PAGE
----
Where are the historians and fact-checkers? I think my name should go into the history books as the first Ghanaian to explore West Africa on a luxury cruise ship. One, I don’t think there are many cruises like this along the West African coast; and two, Ghanaians usually don’t go on such cruises!

In April, I joined the elegant SH Vega cruise for the Cultural Crucibles of West Africa: From Accra to Dakar. The 13-Day Expedition Cruise was a delightful 5-star voyage of dining, relaxation, music, and a lot of adventure.

SH Vega is a 5-star elegant Scandi-design boutique ship that offers an intimate setting for guests to fully be immersed in all the sights and sounds of their voyage.

SH Vega’s Sophisticated Elegance is accentuated by spacious, relaxing public spaces which provide wide open, unobstructed views throughout the ship. The destination is always in view.

The Elegant Scandi interior is designed in neutral tones using natural textures. The smooth lines and rounded walls allow for a relaxing yet light ambiance. The rich textiles, varied textures, and intimate lighting create a harmonious, comfortable environment. Lighting options for every mood, along with a mesmerizing holographic fireplace create the perfect relaxing space.

Suites have a separate living room and bedroom. All staterooms are equipped with spacious wardrobes and bathrooms. My Balcony stateroom featured a 6-square meter panoramic balcony.

SH Vega has everything to make the stay of guests memorable and enjoyable. Deck 3 has a clinic, library, beauty salon, and expedition lab. Deck 4 has the reception, launderette, and the amazing Swan restaurant where we had dinner and breakfast regularly. Deck 7 has a shop, swimming pool, pool bar and grill, club lounge, and an observation lounge. There is a gym, sauna, jacuzzi, spa, and a bridge on deck 8, while deck 9 offers a stargazing experience like no other for guests!

The Swan Dining Room serves international and regional cuisine focused on quality, creativity, and flavours. With an open seating policy, guests can dine at their leisure, from breakfast through to dinner. Breakfast and Lunch are served on the buffet, while dinner is a sit-down affair complete with white tablecloths and linen napkins.

The Cultural Crucibles of West Africa started when we sailed from the Tema Harbor to the Takoradi harbour and made our way to the infamous Elmina Castle. I hadn’t been hear in over two decades so it was interesting reliving the history of the transatlantic slave trade.

The next stop of the adventure was in Abidjan, Cote D’Ivoire. We made our way to Grand-Bassam a town in southeastern Ivory Coast, lying east of Abidjan. During the late 19th century, Grand-Bassam was briefly the French colonial capital of Ivory Coast. Because of its outstanding examples of colonial architecture and town planning, and the juxtaposition of the colonial town with a traditional Nzema village, the historic center of Grand-Bassam was designated a UNESCO World Heritage Site in 2012.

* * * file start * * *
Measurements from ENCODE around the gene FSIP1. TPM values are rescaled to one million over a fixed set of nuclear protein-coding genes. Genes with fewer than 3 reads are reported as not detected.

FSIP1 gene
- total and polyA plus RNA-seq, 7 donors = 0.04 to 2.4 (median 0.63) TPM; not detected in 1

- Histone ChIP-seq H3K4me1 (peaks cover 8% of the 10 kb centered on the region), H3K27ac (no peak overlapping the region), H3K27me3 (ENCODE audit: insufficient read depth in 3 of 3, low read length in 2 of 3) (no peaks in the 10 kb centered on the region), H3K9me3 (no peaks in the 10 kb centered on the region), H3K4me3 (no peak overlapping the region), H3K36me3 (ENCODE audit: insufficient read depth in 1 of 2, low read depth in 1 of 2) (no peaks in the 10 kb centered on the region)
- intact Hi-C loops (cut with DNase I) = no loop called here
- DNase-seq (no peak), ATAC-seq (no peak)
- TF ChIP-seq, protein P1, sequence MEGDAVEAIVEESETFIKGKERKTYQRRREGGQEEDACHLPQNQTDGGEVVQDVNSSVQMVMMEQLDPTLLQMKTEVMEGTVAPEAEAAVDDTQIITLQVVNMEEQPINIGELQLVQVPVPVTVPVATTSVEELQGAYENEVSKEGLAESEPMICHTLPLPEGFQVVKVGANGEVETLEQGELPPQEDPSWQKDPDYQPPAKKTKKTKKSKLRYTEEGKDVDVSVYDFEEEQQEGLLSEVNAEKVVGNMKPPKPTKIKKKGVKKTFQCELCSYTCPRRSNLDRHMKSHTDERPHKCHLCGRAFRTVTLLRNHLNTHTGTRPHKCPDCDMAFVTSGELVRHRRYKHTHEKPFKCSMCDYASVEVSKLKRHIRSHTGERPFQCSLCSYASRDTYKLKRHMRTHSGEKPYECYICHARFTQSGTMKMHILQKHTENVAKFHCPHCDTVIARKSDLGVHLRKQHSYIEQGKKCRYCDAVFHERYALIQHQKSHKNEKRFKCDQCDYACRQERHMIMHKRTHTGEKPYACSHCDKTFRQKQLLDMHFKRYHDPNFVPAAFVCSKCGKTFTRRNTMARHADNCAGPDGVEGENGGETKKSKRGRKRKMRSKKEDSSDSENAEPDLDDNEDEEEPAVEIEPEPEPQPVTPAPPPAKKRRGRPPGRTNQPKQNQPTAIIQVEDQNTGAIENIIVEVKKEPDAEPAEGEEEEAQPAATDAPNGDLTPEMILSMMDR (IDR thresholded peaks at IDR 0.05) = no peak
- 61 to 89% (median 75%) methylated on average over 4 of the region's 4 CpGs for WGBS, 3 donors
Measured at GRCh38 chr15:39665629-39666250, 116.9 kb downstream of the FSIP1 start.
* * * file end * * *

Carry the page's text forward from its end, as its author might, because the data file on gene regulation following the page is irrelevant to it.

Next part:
The next country of visit was Sierra Leone, where we entered via the port in Freetown. We visited the Sierra Leone National Railway Museum, an incredible collection of British-built trains that has survived 40 years hidden in a derelict railway workshop.

We then visited the Original Fourah Bay College building, located at the east end of Freetown. Fourah Bay College opened in 1827 as the first institution of higher learning in modern sub-Saharan Africa after the collapse of the one at Timbuktu.

We then made our way to the peace and culture monument where we met the minister of tourism and checked out the oldest cotton tree (which is over 500 years old) as well as the national museum which are all in very close proximity.

We then ended our visit to Sierra Leone with some food, fun, and games at the Tokeh beach resort.

Guinea Bissau was our next country of visit, where we stayed within the Bijagos archipelago for 3 nights. Here I had my first experience with the zodiac, which took us from the ship to the various islands.

We kicked things off with a visit to Bolama, the closest of the Bissagos Islands to the mainland of Guinea-Bissau. The island is almost surrounded by mangrove swamps and is known for its cashew nuts.

We later had a nature walk visit to experience the life of the people of the Roxa or Canhabaque

On day two in the Bijagos archipelago, we visited the Bubaque Island, known for its wildlife and heavy forests. We met of the people of the village who entertained us with music, drumming, and dancing.

On the final day in Bijagos, we visited the stunning Kere island. A private island with hotel and restaurant facilities, games, and more.

My final country on the expedition for me was the Gambia. Here we had a tour of Banjul, the capital. We visited the Gambia National Museum, home to historical documents and displays concerning the History of the Gambia. We experienced the iconic Kankurang dance by Mandinka masquerades.

We also passed by the local market briefly before making our way to Kunta Kinteh Island. As an important historical site in the West African slave trade, it is listed as a UNESCO World Heritage Site. Kunta Kinte, a character described in Alex Haley’s book and TV series Roots, has become associated with this Island. The book states that Kunta Kinte was among 98 slaves that the slave ship Lord Ligonier brought to Annapolis, Maryland in 1767.

Source: Ameyaw Debrah

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